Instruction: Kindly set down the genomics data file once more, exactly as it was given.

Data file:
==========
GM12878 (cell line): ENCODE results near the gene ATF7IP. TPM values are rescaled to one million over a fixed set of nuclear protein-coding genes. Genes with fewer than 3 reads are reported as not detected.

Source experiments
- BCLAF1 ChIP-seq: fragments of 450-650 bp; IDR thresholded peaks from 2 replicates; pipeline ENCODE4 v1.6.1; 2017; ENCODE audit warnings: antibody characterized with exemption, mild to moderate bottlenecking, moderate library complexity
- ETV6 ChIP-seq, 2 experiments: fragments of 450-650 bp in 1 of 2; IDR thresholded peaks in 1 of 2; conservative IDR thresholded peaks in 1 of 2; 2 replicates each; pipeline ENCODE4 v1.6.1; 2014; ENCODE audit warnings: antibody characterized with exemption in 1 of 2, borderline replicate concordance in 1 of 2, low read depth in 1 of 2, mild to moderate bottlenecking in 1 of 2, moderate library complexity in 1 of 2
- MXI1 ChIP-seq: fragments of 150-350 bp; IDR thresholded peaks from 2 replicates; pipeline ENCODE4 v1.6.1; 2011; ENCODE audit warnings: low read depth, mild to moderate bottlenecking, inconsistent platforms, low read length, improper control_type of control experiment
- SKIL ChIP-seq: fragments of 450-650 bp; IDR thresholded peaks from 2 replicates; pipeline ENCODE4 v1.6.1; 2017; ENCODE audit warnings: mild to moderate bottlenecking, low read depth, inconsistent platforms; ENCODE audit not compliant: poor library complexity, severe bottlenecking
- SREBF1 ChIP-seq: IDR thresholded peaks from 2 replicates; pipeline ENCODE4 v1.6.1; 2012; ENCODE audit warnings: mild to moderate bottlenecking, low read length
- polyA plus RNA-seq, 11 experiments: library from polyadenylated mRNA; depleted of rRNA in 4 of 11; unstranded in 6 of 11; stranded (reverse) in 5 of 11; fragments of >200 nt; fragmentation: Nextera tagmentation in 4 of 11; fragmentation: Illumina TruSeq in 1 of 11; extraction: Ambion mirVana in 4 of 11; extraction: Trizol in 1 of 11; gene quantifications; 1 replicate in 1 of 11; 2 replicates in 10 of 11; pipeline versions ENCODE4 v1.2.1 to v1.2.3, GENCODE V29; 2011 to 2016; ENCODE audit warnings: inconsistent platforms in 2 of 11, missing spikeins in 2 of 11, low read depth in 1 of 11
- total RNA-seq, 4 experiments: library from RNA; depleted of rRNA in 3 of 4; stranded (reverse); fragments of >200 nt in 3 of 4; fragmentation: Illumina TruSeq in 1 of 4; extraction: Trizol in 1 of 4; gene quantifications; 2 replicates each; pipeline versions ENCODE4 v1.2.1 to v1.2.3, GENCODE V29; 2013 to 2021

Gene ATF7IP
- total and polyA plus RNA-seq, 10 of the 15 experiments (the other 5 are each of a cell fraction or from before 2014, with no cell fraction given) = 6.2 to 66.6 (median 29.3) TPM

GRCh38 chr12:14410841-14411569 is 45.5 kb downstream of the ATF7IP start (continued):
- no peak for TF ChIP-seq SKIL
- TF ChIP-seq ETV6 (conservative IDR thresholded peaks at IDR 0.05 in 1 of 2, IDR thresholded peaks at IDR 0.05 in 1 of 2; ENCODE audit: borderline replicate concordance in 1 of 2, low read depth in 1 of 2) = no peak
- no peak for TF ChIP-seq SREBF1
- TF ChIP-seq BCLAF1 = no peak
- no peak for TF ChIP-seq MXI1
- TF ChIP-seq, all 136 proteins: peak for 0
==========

GM12878 (cell line): ENCODE results near the gene ATF7IP. TPM values are rescaled to one million over a fixed set of nuclear protein-coding genes. Genes with fewer than 3 reads are reported as not detected.

Source experiments
- BCLAF1 ChIP-seq: fragments of 450-650 bp; IDR thresholded peaks from 2 replicates; pipeline ENCODE4 v1.6.1; 2017; ENCODE audit warnings: antibody characterized with exemption, mild to moderate bottlenecking, moderate library complexity
- ETV6 ChIP-seq, 2 experiments: fragments of 450-650 bp in 1 of 2; IDR thresholded peaks in 1 of 2; conservative IDR thresholded peaks in 1 of 2; 2 replicates each; pipeline ENCODE4 v1.6.1; 2014; ENCODE audit warnings: antibody characterized with exemption in 1 of 2, borderline replicate concordance in 1 of 2, low read depth in 1 of 2, mild to moderate bottlenecking in 1 of 2, moderate library complexity in 1 of 2
- MXI1 ChIP-seq: fragments of 150-350 bp; IDR thresholded peaks from 2 replicates; pipeline ENCODE4 v1.6.1; 2011; ENCODE audit warnings: low read depth, mild to moderate bottlenecking, inconsistent platforms, low read length, improper control_type of control experiment
- SKIL ChIP-seq: fragments of 450-650 bp; IDR thresholded peaks from 2 replicates; pipeline ENCODE4 v1.6.1; 2017; ENCODE audit warnings: mild to moderate bottlenecking, low read depth, inconsistent platforms; ENCODE audit not compliant: poor library complexity, severe bottlenecking
- SREBF1 ChIP-seq: IDR thresholded peaks from 2 replicates; pipeline ENCODE4 v1.6.1; 2012; ENCODE audit warnings: mild to moderate bottlenecking, low read length
- polyA plus RNA-seq, 11 experiments: library from polyadenylated mRNA; depleted of rRNA in 4 of 11; unstranded in 6 of 11; stranded (reverse) in 5 of 11; fragments of >200 nt; fragmentation: Nextera tagmentation in 4 of 11; fragmentation: Illumina TruSeq in 1 of 11; extraction: Ambion mirVana in 4 of 11; extraction: Trizol in 1 of 11; gene quantifications; 1 replicate in 1 of 11; 2 replicates in 10 of 11; pipeline versions ENCODE4 v1.2.1 to v1.2.3, GENCODE V29; 2011 to 2016; ENCODE audit warnings: inconsistent platforms in 2 of 11, missing spikeins in 2 of 11, low read depth in 1 of 11
- total RNA-seq, 4 experiments: library from RNA; depleted of rRNA in 3 of 4; stranded (reverse); fragments of >200 nt in 3 of 4; fragmentation: Illumina TruSeq in 1 of 4; extraction: Trizol in 1 of 4; gene quantifications; 2 replicates each; pipeline versions ENCODE4 v1.2.1 to v1.2.3, GENCODE V29; 2013 to 2021

Gene ATF7IP
- total and polyA plus RNA-seq, 10 of the 15 experiments (the other 5 are each of a cell fraction or from before 2014, with no cell fraction given) = 6.2 to 66.6 (median 29.3) TPM

GRCh38 chr12:14410841-14411569 is 45.5 kb downstream of the ATF7IP start (continued):
- no peak for TF ChIP-seq SKIL
- TF ChIP-seq ETV6 (conservative IDR thresholded peaks at IDR 0.05 in 1 of 2, IDR thresholded peaks at IDR 0.05 in 1 of 2; ENCODE audit: borderline replicate concordance in 1 of 2, low read depth in 1 of 2) = no peak
- no peak for TF ChIP-seq SREBF1
- TF ChIP-seq BCLAF1 = no peak
- no peak for TF ChIP-seq MXI1
- TF ChIP-seq, all 136 proteins: peak for 0